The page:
ST. PETERSBURG -- Mother's Day is significant to Mikie Mahtook given the sacrifices his mom made for him and the guidance she offered.
Mahtook's father, Mike, died of cardiomyopathy when he was 4.
"Unexpectedly, he was healthy," said Mahtook, who was named after his father. "He'd been a college football player. He played at LSU. He was in shape. He was actually playing tennis with a bunch of doctors. And he dropped on the court and instantly died. He was 32.
"It was one of those things where he showed no symptoms. Nobody knew he had it. He played sports his whole life. It's kind of one of those freak things that happen and nobody should ever have to go through."
The hardship of losing his father was nothing compared to the hardship experienced by his mother, Mary Ann, who not only lost a husband, but was left to raise Mikie and his twin sisters, Catherine and Christina, who were 2 at the time.
"All I could do was just to take it a day at a time," Mary Ann said. "Otherwise it would get too overwhelming."
Mikie remembers the day his father died, but was too young to fathom what happened and what his mother faced.
"Now that I kind of know the concept of money a little bit, and how things work, and what paying bills is like and things like that, I think I can now understand what she went through," Mikie said. "She sacrificed her social life, her personal life, for the good of her three children. Not many people can say they did that."
Mikie described Mary Ann as athletic, but she didn't play sports. That didn't stop her from playing catch with her son, or hitting balls to him.
"She would take me out in the front yard," Mikie said. "She taught herself how to hit ground balls and fly balls to me in the front yard. It helped out a lot. It prepared me to go to practices."
Mary Ann also knew when to lean on Mikie's many uncles to step in when a man's hand was needed.
"She knew exactly what she was doing," Mikie said. "There was a lot of trial-and-error along the way. She didn't make many mistakes. She had a good feel for when she needed to step in and when she needed somebody else to step in."
Mikie's sporting events evolved into social activities for Mary Ann and the twins.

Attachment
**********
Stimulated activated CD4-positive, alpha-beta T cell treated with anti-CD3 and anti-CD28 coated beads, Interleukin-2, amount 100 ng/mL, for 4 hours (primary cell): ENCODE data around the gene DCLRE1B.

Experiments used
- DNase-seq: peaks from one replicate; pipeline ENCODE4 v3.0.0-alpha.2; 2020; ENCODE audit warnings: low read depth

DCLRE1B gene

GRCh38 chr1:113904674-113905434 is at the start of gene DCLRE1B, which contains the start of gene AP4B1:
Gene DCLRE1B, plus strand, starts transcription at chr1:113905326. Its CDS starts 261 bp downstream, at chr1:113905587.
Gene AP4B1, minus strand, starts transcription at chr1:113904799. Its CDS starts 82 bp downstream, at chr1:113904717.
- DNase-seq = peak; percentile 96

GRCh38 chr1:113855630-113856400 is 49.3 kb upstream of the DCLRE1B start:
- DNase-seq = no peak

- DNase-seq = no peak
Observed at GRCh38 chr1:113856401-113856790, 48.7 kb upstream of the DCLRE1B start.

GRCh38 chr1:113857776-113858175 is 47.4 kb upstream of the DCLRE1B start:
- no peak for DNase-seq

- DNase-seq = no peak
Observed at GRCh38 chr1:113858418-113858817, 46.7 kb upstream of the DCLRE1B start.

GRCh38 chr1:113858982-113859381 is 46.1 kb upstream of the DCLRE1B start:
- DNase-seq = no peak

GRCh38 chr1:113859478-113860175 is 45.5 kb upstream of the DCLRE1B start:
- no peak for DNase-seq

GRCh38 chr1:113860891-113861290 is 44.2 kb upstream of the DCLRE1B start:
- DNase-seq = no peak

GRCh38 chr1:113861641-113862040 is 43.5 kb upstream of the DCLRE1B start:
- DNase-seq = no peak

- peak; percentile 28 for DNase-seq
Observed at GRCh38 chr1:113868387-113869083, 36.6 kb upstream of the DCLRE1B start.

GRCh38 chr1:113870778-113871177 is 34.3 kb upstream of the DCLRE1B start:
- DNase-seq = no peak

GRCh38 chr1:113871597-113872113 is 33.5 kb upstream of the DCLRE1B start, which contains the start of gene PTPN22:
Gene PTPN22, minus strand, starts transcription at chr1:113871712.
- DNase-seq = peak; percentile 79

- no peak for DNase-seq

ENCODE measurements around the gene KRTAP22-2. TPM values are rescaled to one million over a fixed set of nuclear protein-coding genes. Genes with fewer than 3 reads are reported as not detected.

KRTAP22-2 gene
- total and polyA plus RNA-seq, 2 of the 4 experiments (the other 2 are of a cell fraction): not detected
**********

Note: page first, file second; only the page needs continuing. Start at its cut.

"My sisters and mom grew up in basketball gyms and at baseball fields," Mikie said. "They were stuck in this world from the very beginning and they supported me the entire time."
Mikie ended up playing baseball at LSU, the school where his father played linebacker for the Tigers' football team. He graduated with a degree in Sports Management and a minor in Business in advance of being selected by the Rays in the first round of the 2011 Draft (31st overall). He made his Major League debut on April 10 in Miami. Mary Ann and his sisters were there to share the special moment -- a family moment and a moment between a mother and her son.
"It was crazy amazing," Mary Ann said. "You anticipate what it's going to be like if it ever happens. But you can't, because it happens when you least expect it."
For all that Mary Ann Mahtook has accomplished in dire circumstances, she comes through as someone full of joy and a mother who cherishes her children.
"I don't think I did anything differently than most mommas, just gave my kids a lot of love," Mary Ann said. "I do feel very blessed that my kids turned out the way they did."
Mahtook knows how blessed he has been to have Mary Ann as his mother.
"She's one of the toughest critics on me, and one of the toughest people on me, of anyone," Mikie said. "She never let me get complacent or satisfied with where I was at. She knew. She's amazing."
Mahtook has started "The Mikie Mahtook Foundation," which is a nonprofit organization dedicated to the education and prevention of heart disease, as well as other charitable causes.
Bill Chastain is a reporter for MLB.com. This story was not subject to the approval of Major League Baseball or its clubs.